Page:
I am currently on the plane winging my way to Bejing, China. This definitely was not how I pictured arriving in Beijing, but “them’s be the breaks”! Mongolian Airlines and the Mongolian airport have been incredibly efficient, clean, new and impressive. The plane is a rather spanking new Boeing 737-800 and the service of the stewardesses smiling and cheerful. The flight was also on time. Robin is on the same plane as me and caused quite the ruckus at the gate. He had been unable to find his boarding card or (at one point) his passport much to his, mine and the officials horrors. Thankfully his brains returned to him from wherever it had momentarily fled.
Lori saved my life. Today was a day of goodbye’s and souvenir shopping. After saying our farewells to Scott in mid-morning, we had gone to find some cashmere sweaters for two of Lori’s gay friends. I am sure the sales people thought we were mad as we poured meticulously over some incredibly bright-coloured clothes. After all that, we had gone to get some food. To understand what happened next, I need to tell you the story of the Ulaanbaatar underground children. During a particularly bad winter a few years ago, some rural families had sent their young children to Ulaanbaatar to prevent starvation. These children had taken residence in the underground tunnels containing the heating pipes for the city’s buildings. Since then they roamed the streets by day and entered their private city through manholes during the night. As such many manholes were simply left uncovered.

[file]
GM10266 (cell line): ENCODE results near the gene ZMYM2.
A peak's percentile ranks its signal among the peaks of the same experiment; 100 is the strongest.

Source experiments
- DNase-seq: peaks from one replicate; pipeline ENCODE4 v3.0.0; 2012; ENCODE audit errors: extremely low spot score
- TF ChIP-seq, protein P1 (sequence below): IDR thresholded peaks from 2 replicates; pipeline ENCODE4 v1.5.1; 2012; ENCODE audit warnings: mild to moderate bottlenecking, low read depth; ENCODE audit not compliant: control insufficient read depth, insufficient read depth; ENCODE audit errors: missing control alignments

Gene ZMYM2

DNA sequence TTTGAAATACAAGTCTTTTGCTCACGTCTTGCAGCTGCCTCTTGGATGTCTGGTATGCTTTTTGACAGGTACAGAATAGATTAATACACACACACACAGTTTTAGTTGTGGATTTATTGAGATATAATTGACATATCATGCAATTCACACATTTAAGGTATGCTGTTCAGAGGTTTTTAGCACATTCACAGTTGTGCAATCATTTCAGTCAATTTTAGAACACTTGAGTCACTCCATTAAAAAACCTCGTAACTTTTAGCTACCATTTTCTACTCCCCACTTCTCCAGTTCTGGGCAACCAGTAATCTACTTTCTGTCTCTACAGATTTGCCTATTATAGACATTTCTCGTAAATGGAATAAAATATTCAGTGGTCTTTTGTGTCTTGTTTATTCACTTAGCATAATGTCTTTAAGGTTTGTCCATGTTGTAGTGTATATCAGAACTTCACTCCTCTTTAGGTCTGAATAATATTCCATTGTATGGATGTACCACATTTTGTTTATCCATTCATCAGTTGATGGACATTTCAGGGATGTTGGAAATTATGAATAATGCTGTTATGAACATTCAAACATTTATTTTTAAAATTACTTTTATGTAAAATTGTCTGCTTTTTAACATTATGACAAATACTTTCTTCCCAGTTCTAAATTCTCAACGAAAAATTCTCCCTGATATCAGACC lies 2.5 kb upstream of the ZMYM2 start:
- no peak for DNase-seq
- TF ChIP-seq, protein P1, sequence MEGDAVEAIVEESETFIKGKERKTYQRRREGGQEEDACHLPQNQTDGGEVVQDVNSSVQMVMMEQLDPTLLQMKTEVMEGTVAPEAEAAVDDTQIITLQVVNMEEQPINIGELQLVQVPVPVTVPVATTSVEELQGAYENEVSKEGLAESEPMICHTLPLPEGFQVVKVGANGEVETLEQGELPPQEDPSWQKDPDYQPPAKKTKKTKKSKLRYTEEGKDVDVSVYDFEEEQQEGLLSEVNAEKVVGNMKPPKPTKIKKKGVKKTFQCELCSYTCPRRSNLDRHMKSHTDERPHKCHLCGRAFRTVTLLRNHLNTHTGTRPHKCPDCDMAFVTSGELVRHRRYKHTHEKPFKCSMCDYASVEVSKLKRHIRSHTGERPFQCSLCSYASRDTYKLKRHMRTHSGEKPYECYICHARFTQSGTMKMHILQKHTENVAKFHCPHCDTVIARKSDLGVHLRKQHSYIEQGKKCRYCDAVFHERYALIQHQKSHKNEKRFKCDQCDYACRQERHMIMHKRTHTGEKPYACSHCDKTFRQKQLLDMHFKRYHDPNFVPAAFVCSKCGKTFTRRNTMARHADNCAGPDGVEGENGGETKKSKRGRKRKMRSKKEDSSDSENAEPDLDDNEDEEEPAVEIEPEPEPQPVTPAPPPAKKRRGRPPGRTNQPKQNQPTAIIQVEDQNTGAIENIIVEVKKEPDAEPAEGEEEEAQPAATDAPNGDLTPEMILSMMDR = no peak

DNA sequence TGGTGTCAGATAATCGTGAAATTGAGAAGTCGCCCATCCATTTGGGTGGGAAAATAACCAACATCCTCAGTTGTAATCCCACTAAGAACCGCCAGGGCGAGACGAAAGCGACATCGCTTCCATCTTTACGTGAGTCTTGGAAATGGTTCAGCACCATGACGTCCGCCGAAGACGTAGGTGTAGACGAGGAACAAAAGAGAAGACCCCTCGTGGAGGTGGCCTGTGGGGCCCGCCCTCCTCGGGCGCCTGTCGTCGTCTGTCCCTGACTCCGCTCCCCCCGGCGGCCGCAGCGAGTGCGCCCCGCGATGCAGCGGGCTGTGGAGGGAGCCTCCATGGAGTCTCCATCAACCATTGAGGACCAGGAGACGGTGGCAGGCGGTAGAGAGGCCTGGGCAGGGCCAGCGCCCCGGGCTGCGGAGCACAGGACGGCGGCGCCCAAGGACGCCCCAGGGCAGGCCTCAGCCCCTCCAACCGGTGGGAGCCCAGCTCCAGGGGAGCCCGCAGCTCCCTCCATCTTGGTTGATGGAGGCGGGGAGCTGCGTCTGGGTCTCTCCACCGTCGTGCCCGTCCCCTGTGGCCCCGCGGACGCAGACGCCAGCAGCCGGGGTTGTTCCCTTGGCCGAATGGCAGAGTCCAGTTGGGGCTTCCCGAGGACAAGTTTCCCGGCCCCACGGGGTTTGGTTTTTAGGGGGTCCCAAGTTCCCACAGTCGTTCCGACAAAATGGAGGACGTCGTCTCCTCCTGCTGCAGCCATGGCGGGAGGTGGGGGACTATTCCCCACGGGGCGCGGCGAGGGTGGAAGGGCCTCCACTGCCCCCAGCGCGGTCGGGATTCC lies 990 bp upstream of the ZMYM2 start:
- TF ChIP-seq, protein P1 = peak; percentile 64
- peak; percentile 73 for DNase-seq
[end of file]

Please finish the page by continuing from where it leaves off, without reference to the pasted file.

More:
In a gentlemanly manner I exited the taxi with my back turned to the pavement. As my foot entered thin air not hitting the ground as expected, I heard shrill screams from the taxi and a panicked grab at my arm by Lori who pulled me back. I turned to see an open manhole that I had put my foot into. Had Lori not grabbed me, I would likely have fallen ten feet or more and banged myself up completely (or much worse) on the jagged pipes inside. Thank goodness for Lori.
Nevertheless, all is done. We have directions and itineraries prepared by master guide Robin for our brief stay in Beijing. Sarah needs to apply and obtain a Chinese visa in UB, whereupon she will fly out and join us. Scott, of course has gone on ahead. I’m supposed to meet him at Downtown Backpackers, a hostel that Robin has given directions to. Scott will be staying at the Grand Hyatt (lucky him) from tomorrow onwards. The directions to Downtown Backpackers are a little dodgy involving telling the taxi to stop at a Kodak sign. Luckily for me, Robin has kindly consented to drop me off on his way home.
Mind you, it did take us quite a bit of time to get to the airport with a taxi. Robin’s attempts at extending his arms and making airplane noises was so impressive, the taxi driver tried to take us to the train station. Robin did come up with a good idea of calling a friend and getting him to explain where we wanted to go to the hapless driver. So finally here I am at 30,000 ft on my way to Beijing, China. I have a week and a half before finishing this 10,000km journey across Europe, Russia and Central Asia.